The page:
Elton Trueblood, Abraham Lincoln: Lessons In Spiritual Leadership Quotes
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Lincoln matured best in sorrow.
His (Lincoln's) patriotism was saved from idolatry by the overwhelming sense of the sovereignty of God.
Upon being given a Bible, President Abraham Lincoln replied, "In regard to this Great book, I have but to say, it is the best gift God has given to man.
He was too perplexed to please the conventional and too reverent. to please the infidels.
God, Lincoln believed, is seen more clearly events that in nature, though He maybe seen there also. It is a majestic thing, thought Lincoln, for a person to be RESPONSIBLE.
The question, he (Lincoln) said over and over, is not what a man's particular abilities may be, but what his rights are as a human being made in God's image.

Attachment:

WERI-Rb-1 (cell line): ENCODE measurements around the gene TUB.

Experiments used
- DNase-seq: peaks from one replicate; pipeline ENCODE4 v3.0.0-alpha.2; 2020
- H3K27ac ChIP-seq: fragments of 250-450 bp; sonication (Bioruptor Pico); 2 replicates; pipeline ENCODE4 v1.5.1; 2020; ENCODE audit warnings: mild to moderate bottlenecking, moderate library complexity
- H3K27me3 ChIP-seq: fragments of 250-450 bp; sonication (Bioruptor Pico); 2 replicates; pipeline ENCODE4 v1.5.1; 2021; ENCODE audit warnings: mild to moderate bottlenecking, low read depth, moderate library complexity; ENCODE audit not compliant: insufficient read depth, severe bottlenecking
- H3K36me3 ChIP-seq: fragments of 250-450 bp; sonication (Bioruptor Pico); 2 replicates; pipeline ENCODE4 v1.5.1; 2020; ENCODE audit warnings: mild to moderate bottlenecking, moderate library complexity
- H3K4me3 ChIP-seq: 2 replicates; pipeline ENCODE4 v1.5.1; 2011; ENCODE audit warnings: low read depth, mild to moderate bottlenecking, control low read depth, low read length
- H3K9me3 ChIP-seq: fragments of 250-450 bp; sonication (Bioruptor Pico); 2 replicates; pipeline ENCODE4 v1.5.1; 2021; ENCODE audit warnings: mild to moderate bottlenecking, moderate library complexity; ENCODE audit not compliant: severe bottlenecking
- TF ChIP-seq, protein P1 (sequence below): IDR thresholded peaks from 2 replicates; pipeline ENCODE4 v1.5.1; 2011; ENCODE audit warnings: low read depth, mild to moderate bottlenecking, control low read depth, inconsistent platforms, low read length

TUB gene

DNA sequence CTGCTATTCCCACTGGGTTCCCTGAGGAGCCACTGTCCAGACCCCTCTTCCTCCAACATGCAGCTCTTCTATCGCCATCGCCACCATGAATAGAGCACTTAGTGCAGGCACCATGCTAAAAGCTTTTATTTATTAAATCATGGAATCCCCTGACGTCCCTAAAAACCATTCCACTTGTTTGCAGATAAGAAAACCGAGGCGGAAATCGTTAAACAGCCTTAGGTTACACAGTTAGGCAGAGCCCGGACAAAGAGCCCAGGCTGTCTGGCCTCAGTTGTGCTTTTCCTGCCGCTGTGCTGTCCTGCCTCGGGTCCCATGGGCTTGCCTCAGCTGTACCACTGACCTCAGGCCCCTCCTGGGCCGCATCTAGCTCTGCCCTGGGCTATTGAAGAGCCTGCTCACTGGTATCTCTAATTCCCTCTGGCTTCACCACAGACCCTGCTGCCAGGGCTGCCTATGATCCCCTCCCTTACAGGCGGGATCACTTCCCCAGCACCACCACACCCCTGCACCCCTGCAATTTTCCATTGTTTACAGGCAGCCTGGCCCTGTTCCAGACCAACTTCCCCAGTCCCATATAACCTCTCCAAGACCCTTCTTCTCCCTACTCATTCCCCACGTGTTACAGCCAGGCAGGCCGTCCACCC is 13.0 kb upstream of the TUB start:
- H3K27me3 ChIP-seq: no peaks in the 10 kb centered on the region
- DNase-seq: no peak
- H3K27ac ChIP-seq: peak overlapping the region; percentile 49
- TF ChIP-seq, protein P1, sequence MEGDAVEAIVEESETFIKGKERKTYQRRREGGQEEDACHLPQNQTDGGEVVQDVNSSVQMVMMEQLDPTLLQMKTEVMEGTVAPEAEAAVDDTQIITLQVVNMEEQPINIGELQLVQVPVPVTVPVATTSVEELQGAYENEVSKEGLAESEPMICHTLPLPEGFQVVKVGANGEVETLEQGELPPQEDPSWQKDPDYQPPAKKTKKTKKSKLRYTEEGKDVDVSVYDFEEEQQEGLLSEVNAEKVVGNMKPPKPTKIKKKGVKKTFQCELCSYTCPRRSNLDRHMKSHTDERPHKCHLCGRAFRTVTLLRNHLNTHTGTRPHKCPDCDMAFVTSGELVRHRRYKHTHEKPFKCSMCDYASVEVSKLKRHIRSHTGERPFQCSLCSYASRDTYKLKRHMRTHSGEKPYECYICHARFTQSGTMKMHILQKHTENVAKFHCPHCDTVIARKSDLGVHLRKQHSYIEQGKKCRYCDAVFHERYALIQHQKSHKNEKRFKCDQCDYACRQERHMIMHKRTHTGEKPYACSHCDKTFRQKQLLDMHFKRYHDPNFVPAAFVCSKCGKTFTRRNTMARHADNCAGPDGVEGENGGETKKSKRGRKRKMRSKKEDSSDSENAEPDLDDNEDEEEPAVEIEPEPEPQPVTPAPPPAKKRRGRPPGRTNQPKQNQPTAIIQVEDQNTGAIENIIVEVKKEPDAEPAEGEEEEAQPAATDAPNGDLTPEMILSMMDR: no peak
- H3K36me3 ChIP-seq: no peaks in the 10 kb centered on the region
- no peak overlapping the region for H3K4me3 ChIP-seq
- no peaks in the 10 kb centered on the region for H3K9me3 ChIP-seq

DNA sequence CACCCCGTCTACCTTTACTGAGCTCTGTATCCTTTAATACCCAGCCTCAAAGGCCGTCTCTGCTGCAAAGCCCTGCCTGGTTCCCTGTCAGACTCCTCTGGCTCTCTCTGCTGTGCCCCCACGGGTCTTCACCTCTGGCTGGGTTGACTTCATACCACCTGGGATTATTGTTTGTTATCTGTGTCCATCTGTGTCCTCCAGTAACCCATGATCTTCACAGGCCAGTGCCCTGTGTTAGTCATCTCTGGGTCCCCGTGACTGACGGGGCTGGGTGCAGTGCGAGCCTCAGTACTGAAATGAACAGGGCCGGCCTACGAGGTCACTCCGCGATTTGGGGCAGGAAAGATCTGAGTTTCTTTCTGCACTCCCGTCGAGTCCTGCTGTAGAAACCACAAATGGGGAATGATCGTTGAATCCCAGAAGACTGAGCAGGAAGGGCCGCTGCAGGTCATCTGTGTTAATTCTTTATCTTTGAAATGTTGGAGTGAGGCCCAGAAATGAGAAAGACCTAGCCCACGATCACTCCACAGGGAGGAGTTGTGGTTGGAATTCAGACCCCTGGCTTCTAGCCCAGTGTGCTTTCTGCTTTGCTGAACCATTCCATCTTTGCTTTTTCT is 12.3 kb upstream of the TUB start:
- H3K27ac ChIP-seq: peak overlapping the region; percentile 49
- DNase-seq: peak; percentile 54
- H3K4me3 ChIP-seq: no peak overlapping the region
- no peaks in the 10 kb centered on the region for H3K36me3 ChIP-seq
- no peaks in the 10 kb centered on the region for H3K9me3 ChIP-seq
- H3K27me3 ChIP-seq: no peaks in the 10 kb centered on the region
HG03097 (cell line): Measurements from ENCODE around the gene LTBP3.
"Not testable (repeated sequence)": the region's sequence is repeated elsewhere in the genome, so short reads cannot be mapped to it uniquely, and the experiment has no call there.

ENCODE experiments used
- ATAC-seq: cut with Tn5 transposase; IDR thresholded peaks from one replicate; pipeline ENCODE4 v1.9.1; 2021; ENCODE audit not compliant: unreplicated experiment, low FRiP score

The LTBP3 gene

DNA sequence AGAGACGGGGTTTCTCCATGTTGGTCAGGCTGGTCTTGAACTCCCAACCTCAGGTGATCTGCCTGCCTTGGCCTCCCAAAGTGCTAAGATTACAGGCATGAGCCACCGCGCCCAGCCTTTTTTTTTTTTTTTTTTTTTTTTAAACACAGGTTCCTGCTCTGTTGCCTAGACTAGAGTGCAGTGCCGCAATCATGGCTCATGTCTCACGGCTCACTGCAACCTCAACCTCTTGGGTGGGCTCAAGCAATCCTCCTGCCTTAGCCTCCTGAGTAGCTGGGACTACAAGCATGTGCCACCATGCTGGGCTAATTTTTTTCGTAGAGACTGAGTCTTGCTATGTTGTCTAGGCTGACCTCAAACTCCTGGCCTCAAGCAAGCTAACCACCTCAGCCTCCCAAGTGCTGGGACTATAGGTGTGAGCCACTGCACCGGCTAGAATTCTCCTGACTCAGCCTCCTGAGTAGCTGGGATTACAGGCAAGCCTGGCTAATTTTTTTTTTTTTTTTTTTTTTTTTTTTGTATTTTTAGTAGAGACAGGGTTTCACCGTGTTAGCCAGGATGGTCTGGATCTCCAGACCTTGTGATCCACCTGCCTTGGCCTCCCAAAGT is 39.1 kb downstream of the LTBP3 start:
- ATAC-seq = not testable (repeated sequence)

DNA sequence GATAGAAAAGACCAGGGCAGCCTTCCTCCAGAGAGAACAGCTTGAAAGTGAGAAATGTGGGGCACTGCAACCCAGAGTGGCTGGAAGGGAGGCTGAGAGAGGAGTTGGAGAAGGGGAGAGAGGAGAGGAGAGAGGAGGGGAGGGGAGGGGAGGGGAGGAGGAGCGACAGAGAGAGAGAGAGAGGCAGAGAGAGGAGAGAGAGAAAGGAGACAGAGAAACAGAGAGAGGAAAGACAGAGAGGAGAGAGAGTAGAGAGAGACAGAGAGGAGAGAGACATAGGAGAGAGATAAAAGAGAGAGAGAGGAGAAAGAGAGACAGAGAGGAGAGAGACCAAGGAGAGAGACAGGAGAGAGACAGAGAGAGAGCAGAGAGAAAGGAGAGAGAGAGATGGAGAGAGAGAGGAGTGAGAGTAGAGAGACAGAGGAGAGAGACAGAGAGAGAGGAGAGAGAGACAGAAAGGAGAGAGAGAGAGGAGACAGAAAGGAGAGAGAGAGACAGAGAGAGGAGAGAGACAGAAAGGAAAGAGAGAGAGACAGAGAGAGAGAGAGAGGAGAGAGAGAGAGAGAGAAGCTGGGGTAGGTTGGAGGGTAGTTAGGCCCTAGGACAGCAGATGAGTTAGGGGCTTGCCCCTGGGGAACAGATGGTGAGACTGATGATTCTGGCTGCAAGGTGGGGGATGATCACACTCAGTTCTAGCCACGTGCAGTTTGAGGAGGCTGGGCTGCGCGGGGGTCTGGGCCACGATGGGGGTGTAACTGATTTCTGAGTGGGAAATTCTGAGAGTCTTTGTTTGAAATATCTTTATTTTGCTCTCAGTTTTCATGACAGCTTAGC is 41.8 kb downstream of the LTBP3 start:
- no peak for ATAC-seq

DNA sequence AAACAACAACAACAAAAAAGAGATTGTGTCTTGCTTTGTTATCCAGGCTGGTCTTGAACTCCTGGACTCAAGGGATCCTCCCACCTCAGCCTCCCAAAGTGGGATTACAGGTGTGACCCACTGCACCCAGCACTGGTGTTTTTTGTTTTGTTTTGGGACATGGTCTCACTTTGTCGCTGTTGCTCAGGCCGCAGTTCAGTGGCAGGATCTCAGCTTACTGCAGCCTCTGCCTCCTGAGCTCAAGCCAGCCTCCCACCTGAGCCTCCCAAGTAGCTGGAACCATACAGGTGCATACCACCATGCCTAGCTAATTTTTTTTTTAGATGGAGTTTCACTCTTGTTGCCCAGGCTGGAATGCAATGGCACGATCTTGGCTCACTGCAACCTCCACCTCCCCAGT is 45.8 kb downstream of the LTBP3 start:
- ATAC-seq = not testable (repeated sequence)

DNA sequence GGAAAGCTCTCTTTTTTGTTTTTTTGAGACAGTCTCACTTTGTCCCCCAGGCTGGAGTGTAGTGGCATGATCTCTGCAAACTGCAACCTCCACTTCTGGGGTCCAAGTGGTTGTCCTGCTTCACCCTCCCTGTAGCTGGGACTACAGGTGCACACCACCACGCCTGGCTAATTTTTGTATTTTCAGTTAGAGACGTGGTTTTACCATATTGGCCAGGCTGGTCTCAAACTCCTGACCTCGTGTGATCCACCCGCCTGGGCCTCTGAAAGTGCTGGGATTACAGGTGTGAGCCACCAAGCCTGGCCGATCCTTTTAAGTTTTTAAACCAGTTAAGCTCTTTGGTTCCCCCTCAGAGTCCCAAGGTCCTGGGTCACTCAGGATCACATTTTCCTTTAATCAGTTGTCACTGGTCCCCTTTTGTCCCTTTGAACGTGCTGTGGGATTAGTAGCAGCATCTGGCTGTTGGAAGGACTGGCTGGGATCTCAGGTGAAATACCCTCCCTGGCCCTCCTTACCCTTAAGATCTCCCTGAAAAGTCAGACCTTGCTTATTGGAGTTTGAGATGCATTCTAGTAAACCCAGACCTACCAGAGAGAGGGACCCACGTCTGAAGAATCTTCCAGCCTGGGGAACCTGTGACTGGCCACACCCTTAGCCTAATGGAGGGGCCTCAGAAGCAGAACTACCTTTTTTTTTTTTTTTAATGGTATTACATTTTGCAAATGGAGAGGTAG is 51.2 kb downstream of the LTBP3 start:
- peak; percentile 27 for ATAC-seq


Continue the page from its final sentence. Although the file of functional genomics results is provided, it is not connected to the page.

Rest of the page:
It is most remarkable that Lincoln, when he saw so much that was vulnerable in the leadership of the Church, did not move to the opposite error and become a scoffer.
Lincoln had entirely outgrown juvenile delight in religious argument. Talking with God seemed to the mature Lincoln more important than talking about Him.
Deeply convinced of the reality of the divine will, he (Lincoln) had no patience at all with any who were perfectly sure they knew the details of the divine will.
The Biblical language was so deeply embedded in the great man's mind that it became his normal way of speaking.
A major element in Lincoln's greatness was the way in which he could hold a strong moral position without the usual accompaniment of self-righteousness.
He (Lincoln) recognized the delicate balance between immanence and transcendence, refusing to settle for either of these alone. His was a God who was both in the world and above the world.
He (Lincoln) was accustomed to hearing words, many of them boring, but he was not accustomed to group silence.
Man is most free when he is most guided.